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 Fuller Up, The Dead Musician Directory
 
Lillie Mae Jones
Betty Carter
  September 26,1998
Age 68
Pancreatic Cancer 
 
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OBITUARY 
        
  Betty Carter Dies Singer Extraordinaire

By Martin Weil 
Washington Post Staff Writer 
 

Betty Carter, 68, one of the great jazz singers, a link with the legends of an  earlier age and an indomitable performer who was dedicated to creating  her own improvisational style and to training the young, died of pancreatic cancer Sept. 26 at her home in New York. 

Miss Carter was a native of Flint, Mich., and she was only 16 when she sang with Charlie Parker in a Detroit club. She performed with Dizzy Gillespie and Miles Davis and toured with Lionel Hampton. In all, she made more than 30 albums, but she was reluctant to rest on laurels. 

"I don't have time for that," she told an interviewer a few years ago. "I want  to keep going forward." Still charming audiences well into her sixties, Miss Carter received a National Medal of the Arts from President Clinton at the White House last year. 

"Hearing her sing 'Baby, It's Cold Outside' makes you want to curl up in front of the fire, even in summertime," the president said, in a reference to her classic 1960 duet with Ray Charles.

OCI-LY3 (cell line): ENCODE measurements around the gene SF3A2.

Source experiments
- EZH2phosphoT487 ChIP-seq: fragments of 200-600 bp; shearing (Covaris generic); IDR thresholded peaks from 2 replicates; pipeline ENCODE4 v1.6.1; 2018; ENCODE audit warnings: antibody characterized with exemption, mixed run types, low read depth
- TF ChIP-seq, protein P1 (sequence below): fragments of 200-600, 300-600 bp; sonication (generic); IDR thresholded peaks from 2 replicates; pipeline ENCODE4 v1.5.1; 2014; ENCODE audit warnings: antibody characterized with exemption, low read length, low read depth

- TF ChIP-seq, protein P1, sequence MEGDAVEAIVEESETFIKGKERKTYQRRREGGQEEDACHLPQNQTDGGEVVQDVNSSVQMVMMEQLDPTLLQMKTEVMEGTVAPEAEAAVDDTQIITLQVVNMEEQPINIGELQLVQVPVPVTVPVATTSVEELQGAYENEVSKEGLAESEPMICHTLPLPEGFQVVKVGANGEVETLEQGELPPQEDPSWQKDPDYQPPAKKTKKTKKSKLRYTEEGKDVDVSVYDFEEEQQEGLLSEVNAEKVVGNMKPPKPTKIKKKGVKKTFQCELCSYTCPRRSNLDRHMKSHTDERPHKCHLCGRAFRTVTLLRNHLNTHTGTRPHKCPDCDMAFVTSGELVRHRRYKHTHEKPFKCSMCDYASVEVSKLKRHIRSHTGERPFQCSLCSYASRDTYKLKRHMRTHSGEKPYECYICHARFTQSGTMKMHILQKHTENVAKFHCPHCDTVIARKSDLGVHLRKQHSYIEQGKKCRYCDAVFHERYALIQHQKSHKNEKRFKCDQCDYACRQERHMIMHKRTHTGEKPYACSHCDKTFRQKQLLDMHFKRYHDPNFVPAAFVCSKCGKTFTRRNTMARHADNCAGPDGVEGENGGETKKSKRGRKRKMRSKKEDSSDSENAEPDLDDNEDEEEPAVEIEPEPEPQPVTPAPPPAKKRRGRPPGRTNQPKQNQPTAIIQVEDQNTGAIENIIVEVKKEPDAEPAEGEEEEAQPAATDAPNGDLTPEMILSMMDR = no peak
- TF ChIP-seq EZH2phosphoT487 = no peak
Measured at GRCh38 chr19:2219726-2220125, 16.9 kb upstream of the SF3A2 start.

Miss Carter, whose parents named her Lillie Mae Jones, grew up in  Detroit, where her father led a church choir. From childhood, she said, "I was never interested in anything besides music." 

She studied piano at the Detroit Conservatory and was said to have falsified her age to gain admission to the club where she sang with Parker. 

Her voice won her a place with Lionel Hampton's band and some tense times. She was drawn to the scat-singing, fast-tempo genre of bebop, for which he had little use. As the story goes, Hampton fired her seven times in 2 1/2 years. (Hampton's wife, entranced with her contralto, kept bringing her back.) 

At the time, she called herself Lillie Carter. Hampton dubbed her Betty Bebop; ultimately she dropped the last name and kept the first. 

Despite her constant desire to improve, and possibly because of her refusal to imitate popular styles, the 1950s and '60s were difficult. 

In relative obscurity, she kept on; work with Ray Charles provided a bright spot. "I never tried to do anything else," she said. "I was never on welfare.  I never quit." 

When it finally came, recognition was prompted in part by the energy and enthusiasm she showed at the Newport Jazz Festival in 1977 and 1978.  She won a Grammy in 1988. 

She came to the Kennedy Center this year with young musicians she sponsored in the Jazz Alive program. 

"I am not going to live forever," she once said. "I don't want it to die with me. I want it to keep on." 

 
The Music Never Stops - A Tribute to Betty Carter

                  7-02-99 

                  By Clarence Atkins